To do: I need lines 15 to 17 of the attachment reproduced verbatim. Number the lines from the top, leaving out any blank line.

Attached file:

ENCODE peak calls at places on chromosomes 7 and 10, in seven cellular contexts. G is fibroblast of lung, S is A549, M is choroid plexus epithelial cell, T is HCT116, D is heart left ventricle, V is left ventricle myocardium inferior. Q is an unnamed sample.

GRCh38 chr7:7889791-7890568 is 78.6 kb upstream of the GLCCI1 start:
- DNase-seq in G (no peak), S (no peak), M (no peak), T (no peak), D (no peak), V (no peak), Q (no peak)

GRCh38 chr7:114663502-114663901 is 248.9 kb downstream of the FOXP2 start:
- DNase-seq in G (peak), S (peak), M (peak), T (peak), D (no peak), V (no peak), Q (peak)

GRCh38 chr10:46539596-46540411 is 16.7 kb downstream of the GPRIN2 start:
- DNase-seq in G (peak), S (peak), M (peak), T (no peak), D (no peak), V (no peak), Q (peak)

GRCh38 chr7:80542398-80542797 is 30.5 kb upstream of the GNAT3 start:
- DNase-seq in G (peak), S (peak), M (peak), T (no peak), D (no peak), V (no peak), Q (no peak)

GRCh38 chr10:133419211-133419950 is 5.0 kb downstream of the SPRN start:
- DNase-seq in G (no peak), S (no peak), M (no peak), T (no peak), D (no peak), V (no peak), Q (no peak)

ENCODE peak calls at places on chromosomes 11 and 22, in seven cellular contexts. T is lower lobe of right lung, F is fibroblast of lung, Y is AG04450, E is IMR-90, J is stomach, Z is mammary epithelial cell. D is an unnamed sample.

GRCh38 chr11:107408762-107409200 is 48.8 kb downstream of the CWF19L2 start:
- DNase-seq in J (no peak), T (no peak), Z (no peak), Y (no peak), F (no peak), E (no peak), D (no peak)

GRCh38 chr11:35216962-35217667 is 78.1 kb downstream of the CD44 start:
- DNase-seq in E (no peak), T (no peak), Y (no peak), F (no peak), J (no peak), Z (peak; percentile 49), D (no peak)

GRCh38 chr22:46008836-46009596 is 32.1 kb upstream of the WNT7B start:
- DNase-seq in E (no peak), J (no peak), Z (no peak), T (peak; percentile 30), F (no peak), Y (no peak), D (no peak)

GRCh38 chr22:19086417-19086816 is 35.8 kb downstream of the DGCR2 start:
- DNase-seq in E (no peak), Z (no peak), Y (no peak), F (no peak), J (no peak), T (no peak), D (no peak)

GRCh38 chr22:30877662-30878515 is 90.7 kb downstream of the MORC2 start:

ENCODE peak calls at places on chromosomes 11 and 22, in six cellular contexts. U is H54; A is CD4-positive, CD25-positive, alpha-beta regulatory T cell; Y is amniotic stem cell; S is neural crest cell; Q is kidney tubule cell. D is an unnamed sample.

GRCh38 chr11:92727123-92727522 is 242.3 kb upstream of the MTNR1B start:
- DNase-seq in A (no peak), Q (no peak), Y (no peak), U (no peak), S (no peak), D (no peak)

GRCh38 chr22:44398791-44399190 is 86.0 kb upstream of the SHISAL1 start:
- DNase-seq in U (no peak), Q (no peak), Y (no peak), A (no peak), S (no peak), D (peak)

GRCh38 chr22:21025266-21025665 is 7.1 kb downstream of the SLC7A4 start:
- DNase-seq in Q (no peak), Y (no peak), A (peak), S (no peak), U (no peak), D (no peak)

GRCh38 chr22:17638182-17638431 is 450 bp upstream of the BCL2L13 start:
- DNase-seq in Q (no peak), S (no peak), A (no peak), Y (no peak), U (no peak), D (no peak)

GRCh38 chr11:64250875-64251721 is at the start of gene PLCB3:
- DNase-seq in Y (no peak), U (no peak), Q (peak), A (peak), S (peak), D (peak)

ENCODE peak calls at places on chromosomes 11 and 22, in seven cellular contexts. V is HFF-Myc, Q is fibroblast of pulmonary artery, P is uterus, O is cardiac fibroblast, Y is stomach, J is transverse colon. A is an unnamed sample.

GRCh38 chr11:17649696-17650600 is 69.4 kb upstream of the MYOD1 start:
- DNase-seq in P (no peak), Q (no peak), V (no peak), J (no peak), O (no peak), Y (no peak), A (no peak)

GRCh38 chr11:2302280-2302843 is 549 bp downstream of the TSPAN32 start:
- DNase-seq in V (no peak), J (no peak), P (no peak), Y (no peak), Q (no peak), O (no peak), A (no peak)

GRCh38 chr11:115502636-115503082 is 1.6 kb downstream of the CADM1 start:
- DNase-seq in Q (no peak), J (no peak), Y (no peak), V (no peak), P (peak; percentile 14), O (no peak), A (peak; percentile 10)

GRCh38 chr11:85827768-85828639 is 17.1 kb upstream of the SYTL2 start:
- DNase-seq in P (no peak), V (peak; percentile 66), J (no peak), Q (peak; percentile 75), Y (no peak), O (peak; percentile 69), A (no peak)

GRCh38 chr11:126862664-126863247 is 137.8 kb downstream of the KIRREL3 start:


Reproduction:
GRCh38 chr11:35216962-35217667 is 78.1 kb downstream of the CD44 start:
- DNase-seq in E (no peak), T (no peak), Y (no peak), F (no peak), J (no peak), Z (peak; percentile 49), D (no peak)

GRCh38 chr22:46008836-46009596 is 32.1 kb upstream of the WNT7B start: